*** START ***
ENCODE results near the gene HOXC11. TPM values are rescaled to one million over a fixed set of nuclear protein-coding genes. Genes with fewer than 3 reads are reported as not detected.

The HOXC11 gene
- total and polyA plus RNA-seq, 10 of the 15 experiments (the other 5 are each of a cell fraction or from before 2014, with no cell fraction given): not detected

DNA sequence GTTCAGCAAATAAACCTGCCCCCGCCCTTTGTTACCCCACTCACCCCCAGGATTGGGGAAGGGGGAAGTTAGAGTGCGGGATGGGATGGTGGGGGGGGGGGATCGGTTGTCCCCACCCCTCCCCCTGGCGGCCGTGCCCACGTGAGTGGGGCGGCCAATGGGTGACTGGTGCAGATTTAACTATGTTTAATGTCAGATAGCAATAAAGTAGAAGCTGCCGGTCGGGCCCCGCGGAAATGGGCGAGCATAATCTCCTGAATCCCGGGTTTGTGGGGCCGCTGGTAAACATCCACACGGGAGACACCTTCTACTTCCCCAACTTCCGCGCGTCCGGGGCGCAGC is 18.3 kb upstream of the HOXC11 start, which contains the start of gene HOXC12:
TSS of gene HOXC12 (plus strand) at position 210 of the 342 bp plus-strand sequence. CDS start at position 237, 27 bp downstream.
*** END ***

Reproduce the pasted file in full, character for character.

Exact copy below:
ENCODE results near the gene HOXC11. TPM values are rescaled to one million over a fixed set of nuclear protein-coding genes. Genes with fewer than 3 reads are reported as not detected.

The HOXC11 gene
- total and polyA plus RNA-seq, 10 of the 15 experiments (the other 5 are each of a cell fraction or from before 2014, with no cell fraction given): not detected

DNA sequence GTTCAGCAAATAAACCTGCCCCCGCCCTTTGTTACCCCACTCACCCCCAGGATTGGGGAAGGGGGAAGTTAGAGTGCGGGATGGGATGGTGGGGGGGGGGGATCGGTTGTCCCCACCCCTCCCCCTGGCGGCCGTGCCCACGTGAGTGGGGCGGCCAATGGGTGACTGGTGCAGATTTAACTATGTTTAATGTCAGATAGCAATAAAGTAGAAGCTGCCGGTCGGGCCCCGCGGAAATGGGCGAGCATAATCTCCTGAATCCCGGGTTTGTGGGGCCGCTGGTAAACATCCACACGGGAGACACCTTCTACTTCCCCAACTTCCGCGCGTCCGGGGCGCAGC is 18.3 kb upstream of the HOXC11 start, which contains the start of gene HOXC12:
TSS of gene HOXC12 (plus strand) at position 210 of the 342 bp plus-strand sequence. CDS start at position 237, 27 bp downstream.